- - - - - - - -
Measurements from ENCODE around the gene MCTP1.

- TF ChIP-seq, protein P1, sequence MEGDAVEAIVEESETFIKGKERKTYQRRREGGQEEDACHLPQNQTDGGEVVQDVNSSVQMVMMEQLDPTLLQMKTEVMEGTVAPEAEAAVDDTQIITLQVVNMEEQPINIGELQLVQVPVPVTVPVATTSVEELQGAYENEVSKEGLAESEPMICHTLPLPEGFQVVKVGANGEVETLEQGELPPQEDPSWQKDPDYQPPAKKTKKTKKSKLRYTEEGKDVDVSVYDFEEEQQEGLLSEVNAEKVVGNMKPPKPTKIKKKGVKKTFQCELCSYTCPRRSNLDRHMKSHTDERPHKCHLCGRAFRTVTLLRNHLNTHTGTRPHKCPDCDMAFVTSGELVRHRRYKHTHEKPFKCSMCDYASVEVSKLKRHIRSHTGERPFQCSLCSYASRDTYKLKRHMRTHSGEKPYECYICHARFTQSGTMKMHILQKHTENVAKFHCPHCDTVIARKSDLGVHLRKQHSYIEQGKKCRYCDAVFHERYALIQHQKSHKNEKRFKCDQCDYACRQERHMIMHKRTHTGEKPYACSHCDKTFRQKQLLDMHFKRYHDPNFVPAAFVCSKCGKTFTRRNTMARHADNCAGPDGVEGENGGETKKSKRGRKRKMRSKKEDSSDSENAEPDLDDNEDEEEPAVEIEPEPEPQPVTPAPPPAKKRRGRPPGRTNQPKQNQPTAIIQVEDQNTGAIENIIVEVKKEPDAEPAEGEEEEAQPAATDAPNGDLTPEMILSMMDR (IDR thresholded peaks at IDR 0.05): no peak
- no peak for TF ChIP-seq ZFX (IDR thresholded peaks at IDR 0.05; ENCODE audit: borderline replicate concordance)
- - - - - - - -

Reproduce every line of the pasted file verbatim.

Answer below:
Measurements from ENCODE around the gene MCTP1.

- TF ChIP-seq, protein P1, sequence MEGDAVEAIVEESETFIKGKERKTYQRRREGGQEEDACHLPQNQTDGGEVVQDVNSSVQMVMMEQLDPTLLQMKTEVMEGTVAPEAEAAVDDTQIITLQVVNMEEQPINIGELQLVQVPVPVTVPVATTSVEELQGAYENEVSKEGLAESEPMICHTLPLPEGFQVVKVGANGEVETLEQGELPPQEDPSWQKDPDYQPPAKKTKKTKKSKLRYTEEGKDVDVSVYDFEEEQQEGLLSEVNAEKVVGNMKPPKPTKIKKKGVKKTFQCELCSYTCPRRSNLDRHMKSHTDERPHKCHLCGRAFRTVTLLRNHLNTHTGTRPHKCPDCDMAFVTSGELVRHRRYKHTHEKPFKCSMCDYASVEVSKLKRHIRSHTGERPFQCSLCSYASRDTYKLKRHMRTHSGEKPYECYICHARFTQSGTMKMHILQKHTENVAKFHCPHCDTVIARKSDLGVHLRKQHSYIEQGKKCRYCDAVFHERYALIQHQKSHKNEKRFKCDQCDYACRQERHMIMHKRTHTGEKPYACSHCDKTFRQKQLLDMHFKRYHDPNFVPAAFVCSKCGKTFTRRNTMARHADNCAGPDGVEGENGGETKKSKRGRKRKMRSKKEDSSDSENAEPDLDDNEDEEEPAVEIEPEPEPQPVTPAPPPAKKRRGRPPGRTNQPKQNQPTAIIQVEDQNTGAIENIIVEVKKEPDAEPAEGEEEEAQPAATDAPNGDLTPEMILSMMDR (IDR thresholded peaks at IDR 0.05): no peak
- no peak for TF ChIP-seq ZFX (IDR thresholded peaks at IDR 0.05; ENCODE audit: borderline replicate concordance)